I first met him in Bordeaux; engorged with blood red corpuscles, not an inch of fat on him, he lay waiting for me, silent, still, gleaming and glistening.
Trouble was, he was the greyest, least interesting, specimen I had ever set eyes on. I just couldnât stomach the thought of putting him in my mouth.
Heâd been steaming in the kitchen for at least an hour before we met. It had yet to reach his heartâ¦
He was, of course, Nannyâs very own version of the hamburger. Chargrilled? Not on your life, you might get prostate cancer or pancreatic cancer from the heterocyclic amines and polycycic aromatic hydrocarbons â Heston Blumenthal would be hard pressed to make them sound appetising. Steamed, less fat, but still French to the very heart. Blood red inside. He came accompanied by the only alternative to lettuce allowed in France.
The slow cooked, soggy, French bean. They pride themselves on their pottager. Grow acres of harricot vert every year. Pick them young and fresh. Line them up with military precision, snip their heads and tails, and then place them with reverence in a glass jar.
Then they put the glass jar in an old ânappy boilerâ and cook them until they turn a suitable grey green and soggy. Three years later, they remove the glass jar from its resting place in the spider ridden cave, and pronounce them fit to eatâ¦
The grey hamburger and pile of soggy beans; sans salt naturally, might raise your blood pressure. Hospital food ala the land of gourmet food. Amazingly I survived.
In England, they have reversed this trend. English Nanny has announced that the grey/red hamburger might give you E-coli. Sheâd rather you got prostrate cancer. Westminster Council Food Nazis, the same people who pronounced breast milk a health hazard, have now decreed that you may not have your hamburger ârareâ, it must be nuked. Whatever happened to the Codex Alimentarius?
Never heard of it? Let me tell you, for you do pay for it. Collectively, we have stuffed Â£13,000,000 quid into this organisation dedicated to ensuring that our food is suitably standardised.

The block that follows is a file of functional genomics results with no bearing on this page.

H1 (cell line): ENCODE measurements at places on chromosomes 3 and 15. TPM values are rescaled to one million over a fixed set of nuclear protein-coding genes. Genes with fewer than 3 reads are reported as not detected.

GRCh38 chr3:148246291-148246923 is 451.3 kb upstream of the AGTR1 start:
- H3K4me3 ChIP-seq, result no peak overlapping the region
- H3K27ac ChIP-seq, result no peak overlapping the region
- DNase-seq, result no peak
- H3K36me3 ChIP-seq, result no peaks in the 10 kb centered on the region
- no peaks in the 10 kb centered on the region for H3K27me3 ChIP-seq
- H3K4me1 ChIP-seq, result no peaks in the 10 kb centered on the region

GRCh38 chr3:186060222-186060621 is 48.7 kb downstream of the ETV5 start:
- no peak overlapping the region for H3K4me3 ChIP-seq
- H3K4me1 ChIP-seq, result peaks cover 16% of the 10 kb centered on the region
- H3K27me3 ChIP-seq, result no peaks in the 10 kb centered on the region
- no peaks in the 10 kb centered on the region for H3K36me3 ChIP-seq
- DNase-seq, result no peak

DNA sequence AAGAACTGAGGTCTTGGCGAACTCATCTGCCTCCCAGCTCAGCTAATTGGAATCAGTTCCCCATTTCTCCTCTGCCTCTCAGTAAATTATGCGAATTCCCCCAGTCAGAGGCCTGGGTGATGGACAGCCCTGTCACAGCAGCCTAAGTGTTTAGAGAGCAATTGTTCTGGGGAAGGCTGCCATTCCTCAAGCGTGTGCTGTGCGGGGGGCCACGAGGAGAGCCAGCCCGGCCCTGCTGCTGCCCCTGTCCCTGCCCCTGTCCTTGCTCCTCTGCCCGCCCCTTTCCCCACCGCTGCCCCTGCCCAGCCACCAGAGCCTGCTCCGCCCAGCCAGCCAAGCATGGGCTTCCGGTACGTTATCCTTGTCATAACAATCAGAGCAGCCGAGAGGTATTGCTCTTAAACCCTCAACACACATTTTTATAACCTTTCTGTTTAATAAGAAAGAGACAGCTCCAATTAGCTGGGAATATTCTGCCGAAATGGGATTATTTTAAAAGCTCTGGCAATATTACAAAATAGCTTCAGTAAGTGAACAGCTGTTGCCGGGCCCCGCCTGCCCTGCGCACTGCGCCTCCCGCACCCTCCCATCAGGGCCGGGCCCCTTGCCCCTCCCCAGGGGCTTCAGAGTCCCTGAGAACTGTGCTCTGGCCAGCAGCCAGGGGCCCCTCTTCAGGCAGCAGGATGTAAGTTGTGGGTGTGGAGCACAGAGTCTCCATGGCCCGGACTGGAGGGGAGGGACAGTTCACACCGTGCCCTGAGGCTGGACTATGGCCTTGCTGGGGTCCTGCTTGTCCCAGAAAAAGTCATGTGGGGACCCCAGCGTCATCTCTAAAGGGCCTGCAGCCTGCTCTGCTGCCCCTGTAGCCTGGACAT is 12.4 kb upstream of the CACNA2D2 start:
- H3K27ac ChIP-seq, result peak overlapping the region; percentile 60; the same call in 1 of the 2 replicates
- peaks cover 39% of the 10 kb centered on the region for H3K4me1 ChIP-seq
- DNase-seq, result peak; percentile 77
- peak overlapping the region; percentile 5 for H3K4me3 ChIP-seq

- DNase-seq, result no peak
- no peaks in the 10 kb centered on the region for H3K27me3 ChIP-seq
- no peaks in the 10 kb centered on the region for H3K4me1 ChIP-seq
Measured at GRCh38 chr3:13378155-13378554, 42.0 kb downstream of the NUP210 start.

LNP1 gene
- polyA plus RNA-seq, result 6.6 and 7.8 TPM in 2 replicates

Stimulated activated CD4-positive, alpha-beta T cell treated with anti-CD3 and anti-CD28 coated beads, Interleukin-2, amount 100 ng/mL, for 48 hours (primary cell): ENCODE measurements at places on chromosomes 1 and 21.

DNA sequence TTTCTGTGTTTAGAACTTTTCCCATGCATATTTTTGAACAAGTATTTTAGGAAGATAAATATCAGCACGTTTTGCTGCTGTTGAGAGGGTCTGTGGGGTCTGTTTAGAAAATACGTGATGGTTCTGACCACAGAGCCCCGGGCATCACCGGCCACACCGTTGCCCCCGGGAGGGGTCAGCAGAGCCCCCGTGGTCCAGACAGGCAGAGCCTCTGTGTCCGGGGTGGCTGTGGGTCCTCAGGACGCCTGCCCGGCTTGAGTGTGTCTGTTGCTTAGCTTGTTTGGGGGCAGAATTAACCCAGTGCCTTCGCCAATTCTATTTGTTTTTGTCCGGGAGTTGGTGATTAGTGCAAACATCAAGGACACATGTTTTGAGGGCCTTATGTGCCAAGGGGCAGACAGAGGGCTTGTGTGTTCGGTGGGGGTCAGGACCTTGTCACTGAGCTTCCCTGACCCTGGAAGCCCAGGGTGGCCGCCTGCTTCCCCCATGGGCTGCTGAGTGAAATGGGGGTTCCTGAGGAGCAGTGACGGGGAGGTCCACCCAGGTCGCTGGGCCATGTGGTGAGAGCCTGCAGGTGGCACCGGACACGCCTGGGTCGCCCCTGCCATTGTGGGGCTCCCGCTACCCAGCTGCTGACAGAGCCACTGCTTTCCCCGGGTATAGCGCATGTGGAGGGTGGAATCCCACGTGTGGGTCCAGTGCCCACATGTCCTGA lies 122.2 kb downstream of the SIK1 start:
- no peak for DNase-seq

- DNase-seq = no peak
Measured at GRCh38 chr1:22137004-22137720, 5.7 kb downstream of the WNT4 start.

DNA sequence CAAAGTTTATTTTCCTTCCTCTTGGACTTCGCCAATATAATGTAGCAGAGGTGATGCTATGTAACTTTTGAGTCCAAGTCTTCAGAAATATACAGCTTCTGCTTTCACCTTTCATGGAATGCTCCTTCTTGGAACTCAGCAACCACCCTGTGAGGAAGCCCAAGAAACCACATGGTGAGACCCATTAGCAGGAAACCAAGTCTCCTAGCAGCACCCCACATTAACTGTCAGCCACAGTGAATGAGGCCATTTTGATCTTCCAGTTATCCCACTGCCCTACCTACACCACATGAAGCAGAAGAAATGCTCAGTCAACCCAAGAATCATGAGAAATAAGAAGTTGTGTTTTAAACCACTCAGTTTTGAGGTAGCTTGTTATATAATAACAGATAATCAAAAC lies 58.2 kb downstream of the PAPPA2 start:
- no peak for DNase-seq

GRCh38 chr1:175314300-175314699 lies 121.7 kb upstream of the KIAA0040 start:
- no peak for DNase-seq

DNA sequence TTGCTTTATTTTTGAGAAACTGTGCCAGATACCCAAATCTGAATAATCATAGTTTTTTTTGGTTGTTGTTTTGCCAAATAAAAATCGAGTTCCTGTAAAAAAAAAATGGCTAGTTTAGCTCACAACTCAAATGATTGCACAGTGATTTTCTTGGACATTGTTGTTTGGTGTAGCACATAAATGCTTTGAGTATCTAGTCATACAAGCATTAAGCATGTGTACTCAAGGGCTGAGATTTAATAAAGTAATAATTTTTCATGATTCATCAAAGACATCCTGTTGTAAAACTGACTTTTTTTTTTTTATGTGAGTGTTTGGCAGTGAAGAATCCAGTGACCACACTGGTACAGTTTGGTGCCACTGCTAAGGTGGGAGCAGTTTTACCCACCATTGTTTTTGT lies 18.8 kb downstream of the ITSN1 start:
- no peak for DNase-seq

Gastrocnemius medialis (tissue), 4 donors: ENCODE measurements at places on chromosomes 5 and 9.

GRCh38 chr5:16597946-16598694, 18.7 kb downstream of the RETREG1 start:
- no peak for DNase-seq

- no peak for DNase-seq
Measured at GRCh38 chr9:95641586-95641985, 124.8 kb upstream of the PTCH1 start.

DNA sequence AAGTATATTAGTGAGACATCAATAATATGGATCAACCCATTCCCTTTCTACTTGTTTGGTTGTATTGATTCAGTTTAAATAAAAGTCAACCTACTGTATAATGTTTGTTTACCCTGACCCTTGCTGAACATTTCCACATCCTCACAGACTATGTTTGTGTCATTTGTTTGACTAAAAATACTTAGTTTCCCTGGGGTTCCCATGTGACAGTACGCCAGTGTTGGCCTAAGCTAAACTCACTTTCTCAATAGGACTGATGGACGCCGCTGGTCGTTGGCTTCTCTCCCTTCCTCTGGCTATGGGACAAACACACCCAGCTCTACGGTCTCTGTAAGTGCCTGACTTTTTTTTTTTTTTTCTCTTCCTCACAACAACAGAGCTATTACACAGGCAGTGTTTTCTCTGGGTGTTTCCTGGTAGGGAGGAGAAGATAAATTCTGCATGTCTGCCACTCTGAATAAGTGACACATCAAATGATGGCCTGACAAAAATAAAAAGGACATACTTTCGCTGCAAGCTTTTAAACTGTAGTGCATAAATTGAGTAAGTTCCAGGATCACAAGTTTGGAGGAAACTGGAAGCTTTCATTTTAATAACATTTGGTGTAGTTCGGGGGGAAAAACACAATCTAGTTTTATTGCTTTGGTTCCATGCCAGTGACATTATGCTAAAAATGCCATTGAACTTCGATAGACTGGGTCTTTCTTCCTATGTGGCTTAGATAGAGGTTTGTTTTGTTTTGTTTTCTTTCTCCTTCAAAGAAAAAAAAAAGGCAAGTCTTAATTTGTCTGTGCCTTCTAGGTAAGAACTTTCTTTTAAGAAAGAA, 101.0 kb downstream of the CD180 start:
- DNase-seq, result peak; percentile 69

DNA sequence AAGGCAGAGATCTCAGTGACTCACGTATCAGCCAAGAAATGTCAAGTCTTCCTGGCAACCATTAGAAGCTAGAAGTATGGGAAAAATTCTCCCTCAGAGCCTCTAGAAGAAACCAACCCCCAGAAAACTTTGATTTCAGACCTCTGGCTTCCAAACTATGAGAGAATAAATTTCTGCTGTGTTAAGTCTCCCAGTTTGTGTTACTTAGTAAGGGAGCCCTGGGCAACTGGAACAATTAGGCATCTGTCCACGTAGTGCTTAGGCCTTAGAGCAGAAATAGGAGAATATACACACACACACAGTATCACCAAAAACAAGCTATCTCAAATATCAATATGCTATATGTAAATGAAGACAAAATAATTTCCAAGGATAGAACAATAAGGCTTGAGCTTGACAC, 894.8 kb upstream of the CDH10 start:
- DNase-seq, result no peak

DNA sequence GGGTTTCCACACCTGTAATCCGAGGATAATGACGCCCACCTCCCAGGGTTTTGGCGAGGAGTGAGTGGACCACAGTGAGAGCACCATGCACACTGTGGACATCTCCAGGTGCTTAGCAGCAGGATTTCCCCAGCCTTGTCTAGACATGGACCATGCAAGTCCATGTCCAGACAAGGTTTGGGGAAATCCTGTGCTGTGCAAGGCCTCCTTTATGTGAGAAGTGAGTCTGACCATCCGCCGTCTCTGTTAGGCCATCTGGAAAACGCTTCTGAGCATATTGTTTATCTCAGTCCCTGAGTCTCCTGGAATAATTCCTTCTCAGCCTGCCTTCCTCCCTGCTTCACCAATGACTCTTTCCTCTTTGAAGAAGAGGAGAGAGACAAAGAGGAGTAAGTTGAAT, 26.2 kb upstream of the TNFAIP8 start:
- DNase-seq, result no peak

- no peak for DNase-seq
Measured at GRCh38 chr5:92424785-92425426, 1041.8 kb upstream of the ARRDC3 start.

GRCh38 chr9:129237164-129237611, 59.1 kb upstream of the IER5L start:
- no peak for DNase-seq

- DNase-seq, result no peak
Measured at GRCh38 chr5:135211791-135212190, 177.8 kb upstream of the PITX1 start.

The Codex Trust Fund was launched on 14 February 2003 by Dr Gro Harlem Brundtland, Director-General of WHO, and Dr Jacques Diouf, Director-General of FAO, at a ceremony organized during the 25th (extraordinary) session of the Codex Alimentarius Commission. The Fund is seeking US$40 million over a 12-year period to help developing countries and countries in transition to increase their participation in the vital work of the Commission.
I may be unfairly judging the Codex crowd, but as far as I can see, in their first year they wanted $4m to send the people who donated the $4 to an international conference, where they would discuss how those who couldnât raise any money could be helped to raise some money so that they could go to the meeting next yearâ¦â¦.youâll be relieved to hear that the EU Commission managed to donate enough money to be allowed to attendâ¦their eventual objective, when everyone has donated enough money to allow everyone to attend, is to standardise food worldwide. âDeprivedâ countries were given eight years in which to find the money to join the annual jamboree â since theyâve now been going for nine years, we are blessed with an International standard for a Pineapple, and God help the Orange that fails to live up to CODEX STAN 245-2004.
Yet the humble hamburger has eluded them?
France is reputedly the most profitable division of MacDonalds. It has adapted well to the French mentality. You see the French are raised from childhood to believe that at 12pm sharp, every day, you must be seated at a table and in front of you must be a platter of salad. When you have consumed that, you may partake of some near raw meat, with a single vegetable and definitely bread. Then you are allowed a modicum of cheese, followed by something sweet, and coffee, strong coffee. Go into a French MacDonalds â tray after tray reeling away from the counter at super fast speed containing â a small box of lettuce, a rare hamburger in bread with a single tomato as topping, a shrink wrapped piece of cheese, a donut, and a cardboard cup of strong black coffee. Job done, they are all sitting down at 12 pm, and yes, they do eat it all in exactly the prescribed order. Put the cheese on the hamburger? Donât be daft, everyone knows that you eat the cheese separately. Sure, MacDonaldâs will sell you a cheeseburger â but the French wonât be eating it. Wrong order see.
If the Codex crowd think they are going to part the nation that invented Steak Tartare from eating raw meat, they have another think coming. Minced and barely hot, itâs the only way to consume the tough French steak.